Nihilism says life has no real meaning, no real value and no real purpose. By that I construe no intrinsic value, because that allows us to be nihilists and so to realise that we must give our own lives meaning by what we do. That takes us to Viktor Frankel’s ‘Man’s Search for Meaning’, the beginning of cognitive psychotherapy and for me, taking responsibility for one’s own purpose and realising that you always have a choice in your attitude to what is going on, even if you have no choice in what is going on. The prisoners in a labour camp are all facing more or less the same horrible existence. Frankel reminds us that they dealt with it in a variety of ways, the extremes being collusion, betrayal of friends and family for perks and to avoid pain, to on the other end, heroism, valour, selflessness and generosity to the point of deliberately putting ones self in harm’s way to help or save another – even a stranger. So come to think of it, Nihilism ain’t so bad.

Determinism is used by different people to mean a lot of different things. In its basic form it’s about cause and effect. There are laws of nature or even of the whole universe which mean that an inevitable consequence will flow from a set of actions. This is rather blown out of the water by quantum mechanics of course. Once we split the atom and took a look inside, we found to our horror that nothing followed what we thought of as natural science laws, physics theories – heck a particle can exist in two places at once. And by the way, determinism is not the same as fatalism at all.

Fatalism  is much worse than the idea there is no free will. Fatalism says ‘sure, there is free will – or at least you think and feel there is. You think and feel you are making choices. But in fact, nothing you do makes any difference to the outcome at all.’  Nietzsche’s wanderer just gave up. Everything was pointless. It didn’t matter what he did, he couldn’t change what was going to happen. I have to say that I imagine my fatalist readers might think there’s no point writing to me. You’re wrong. Fatalism is wrong. I might well revise what I say and write something new. It might by chance be copied to someone who copies it to someone else who reads it and realises they run Universal Music and they should take a pay cut because robin Millar says it’s greedy to earn £20 million a year. You just never know.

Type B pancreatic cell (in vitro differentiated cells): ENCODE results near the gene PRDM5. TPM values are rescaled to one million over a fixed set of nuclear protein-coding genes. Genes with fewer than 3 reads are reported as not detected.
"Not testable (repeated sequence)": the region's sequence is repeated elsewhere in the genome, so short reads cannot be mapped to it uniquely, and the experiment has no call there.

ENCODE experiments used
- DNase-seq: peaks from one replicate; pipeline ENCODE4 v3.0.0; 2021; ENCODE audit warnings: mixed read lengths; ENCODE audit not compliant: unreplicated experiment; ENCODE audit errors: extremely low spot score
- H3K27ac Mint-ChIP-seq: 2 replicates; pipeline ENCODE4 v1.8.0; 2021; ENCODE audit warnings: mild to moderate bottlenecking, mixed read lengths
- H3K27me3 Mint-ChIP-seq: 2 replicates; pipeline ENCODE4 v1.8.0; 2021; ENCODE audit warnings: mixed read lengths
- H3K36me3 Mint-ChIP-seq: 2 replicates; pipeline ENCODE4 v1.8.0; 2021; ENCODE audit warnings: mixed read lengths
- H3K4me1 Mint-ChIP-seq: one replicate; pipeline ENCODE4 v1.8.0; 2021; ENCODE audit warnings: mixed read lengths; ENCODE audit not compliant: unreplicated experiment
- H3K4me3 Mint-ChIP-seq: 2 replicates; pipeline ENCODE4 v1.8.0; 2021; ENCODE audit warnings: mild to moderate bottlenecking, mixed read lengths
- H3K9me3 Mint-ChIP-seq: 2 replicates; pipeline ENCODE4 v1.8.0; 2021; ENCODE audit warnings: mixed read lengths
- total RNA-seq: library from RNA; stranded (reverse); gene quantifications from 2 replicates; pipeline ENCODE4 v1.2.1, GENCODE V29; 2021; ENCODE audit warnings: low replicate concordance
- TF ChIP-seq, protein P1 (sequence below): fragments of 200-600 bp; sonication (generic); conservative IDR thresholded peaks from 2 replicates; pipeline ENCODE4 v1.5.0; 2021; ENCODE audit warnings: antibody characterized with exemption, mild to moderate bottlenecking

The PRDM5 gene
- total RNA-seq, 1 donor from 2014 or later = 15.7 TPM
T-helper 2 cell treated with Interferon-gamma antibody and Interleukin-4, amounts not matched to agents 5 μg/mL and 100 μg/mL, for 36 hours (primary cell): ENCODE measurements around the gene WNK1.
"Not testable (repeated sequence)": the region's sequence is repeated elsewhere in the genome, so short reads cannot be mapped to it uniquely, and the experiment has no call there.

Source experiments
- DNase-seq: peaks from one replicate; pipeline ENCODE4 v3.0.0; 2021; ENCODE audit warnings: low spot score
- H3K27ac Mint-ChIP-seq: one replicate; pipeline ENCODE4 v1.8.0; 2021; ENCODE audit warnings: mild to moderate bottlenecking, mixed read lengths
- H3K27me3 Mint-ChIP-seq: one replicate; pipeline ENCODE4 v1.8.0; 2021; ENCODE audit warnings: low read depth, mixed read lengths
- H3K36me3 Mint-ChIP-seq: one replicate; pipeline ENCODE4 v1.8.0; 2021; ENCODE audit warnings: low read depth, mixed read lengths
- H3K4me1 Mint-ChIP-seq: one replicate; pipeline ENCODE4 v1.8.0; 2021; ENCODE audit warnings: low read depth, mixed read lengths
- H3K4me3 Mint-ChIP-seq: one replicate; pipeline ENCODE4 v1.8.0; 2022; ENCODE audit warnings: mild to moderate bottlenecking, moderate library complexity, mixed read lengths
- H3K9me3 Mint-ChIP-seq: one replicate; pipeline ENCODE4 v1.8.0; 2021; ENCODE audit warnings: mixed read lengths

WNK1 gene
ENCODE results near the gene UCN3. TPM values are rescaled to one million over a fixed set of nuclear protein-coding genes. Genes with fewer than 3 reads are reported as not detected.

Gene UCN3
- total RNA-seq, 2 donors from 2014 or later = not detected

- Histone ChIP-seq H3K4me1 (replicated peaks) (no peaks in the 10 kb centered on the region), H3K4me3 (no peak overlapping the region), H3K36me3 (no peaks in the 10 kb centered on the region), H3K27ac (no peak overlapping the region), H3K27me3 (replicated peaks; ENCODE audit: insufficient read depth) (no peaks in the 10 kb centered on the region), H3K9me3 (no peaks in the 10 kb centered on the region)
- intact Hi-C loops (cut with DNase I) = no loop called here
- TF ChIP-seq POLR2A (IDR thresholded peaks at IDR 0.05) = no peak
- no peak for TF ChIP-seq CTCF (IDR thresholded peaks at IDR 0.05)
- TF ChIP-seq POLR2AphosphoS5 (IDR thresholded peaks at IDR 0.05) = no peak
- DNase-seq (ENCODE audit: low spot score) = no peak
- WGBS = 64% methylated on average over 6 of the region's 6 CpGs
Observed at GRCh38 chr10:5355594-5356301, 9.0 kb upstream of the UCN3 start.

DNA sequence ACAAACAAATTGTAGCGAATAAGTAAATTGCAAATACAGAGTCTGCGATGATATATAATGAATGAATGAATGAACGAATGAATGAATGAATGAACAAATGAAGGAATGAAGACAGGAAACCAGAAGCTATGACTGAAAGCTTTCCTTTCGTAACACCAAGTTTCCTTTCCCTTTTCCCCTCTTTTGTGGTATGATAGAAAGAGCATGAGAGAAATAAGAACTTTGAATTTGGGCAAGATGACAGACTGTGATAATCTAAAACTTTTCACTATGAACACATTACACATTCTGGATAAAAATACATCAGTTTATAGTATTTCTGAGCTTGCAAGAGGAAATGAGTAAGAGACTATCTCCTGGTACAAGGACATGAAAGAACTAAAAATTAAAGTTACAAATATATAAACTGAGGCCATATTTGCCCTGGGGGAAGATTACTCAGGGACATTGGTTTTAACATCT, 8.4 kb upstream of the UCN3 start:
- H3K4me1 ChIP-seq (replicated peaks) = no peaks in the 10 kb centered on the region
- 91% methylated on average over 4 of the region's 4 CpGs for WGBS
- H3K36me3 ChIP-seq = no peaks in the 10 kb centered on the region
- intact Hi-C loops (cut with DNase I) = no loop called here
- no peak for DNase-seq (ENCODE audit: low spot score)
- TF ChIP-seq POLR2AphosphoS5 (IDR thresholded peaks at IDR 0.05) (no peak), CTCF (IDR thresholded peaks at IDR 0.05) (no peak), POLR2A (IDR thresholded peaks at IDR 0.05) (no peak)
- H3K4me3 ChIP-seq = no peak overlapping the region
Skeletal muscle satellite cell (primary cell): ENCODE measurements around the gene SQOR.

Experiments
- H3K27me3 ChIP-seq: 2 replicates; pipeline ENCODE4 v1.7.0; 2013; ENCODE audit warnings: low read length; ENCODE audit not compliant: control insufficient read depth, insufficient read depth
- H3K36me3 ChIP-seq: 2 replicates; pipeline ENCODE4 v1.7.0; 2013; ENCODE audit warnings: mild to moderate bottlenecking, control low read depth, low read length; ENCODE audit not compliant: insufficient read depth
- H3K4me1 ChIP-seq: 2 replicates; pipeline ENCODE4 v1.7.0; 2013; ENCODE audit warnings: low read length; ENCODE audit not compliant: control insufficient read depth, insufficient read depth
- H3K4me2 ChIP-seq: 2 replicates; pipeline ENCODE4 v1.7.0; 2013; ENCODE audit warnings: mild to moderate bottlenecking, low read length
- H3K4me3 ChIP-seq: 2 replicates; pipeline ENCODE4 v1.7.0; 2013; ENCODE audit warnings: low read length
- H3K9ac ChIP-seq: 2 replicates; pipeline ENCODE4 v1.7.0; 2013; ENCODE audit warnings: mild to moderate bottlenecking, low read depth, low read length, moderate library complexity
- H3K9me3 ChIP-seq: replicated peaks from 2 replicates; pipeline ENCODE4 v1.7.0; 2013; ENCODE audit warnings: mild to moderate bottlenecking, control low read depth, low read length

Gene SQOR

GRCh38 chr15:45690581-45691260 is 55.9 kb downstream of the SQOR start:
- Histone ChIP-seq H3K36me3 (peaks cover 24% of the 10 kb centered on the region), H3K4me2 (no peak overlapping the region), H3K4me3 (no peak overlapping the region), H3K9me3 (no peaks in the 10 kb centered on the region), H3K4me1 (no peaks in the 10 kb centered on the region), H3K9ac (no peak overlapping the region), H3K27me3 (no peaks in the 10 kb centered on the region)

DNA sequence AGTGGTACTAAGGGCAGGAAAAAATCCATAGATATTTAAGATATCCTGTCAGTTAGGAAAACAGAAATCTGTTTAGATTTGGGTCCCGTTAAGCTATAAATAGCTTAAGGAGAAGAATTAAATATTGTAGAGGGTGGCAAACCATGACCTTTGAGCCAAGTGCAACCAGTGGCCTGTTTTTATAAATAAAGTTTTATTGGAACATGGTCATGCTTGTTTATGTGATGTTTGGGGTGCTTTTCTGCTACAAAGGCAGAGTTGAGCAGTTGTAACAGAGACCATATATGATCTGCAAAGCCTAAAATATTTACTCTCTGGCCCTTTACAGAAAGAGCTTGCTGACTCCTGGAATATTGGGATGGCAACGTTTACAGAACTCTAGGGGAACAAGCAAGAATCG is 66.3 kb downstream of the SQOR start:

Now I’m turning my mind to the stuff you can get killed for. Is it a coincidence that religions – or could we say godism – avoid putting ism on the end? Other than Buddhism - and Buddhism isn’t about god. Is that a sneaky little way of not coming across as doctrinaire? Have they sussed that it looks bad to be an ism?

Atheism and agnosticism are out of the closet. They are raging isms. Doctrines to the core. There’s nothing wishy washy about agnosticism by the way. Agnosticism Says ‘don’t tell me there is a god. Don’t tell me there isn’t a god. None of you bloody know.’

So what if we made religions isms? I don’t think I even need do any more than write them down and let you take a look. It puts a whole new spin on things …

Jesusism
Jewism
Allahism
Maryism

In Science it’s taken for granted that any current theory is potentially open to future disproving or alteration by revelation from research or new evidence. That is called fallibilism and goes way back.

What is odd is that godism doesn’t seem to leave room for fallibilism. In fact godists have modified fallibilism to say that even if the tenets of my belief system are proved flawed I can still justify believing in them! So If you prove to me irrefutably that the guitarist Jimi Hendrix never existed except in my imagination, I’ll still worship him as a god…and if you still carry on with this, I’ll come find you and string you up.

The furthest a godist will go is tolerance towards the beliefs of another … and I cling on to that as the holy grail.

Because,   if we achieve that tolerance, then Isis, Alkaida, Hamas, Zionists and the rest could all chuck their rockets into a big fire and go home. Wouldn’t that be something?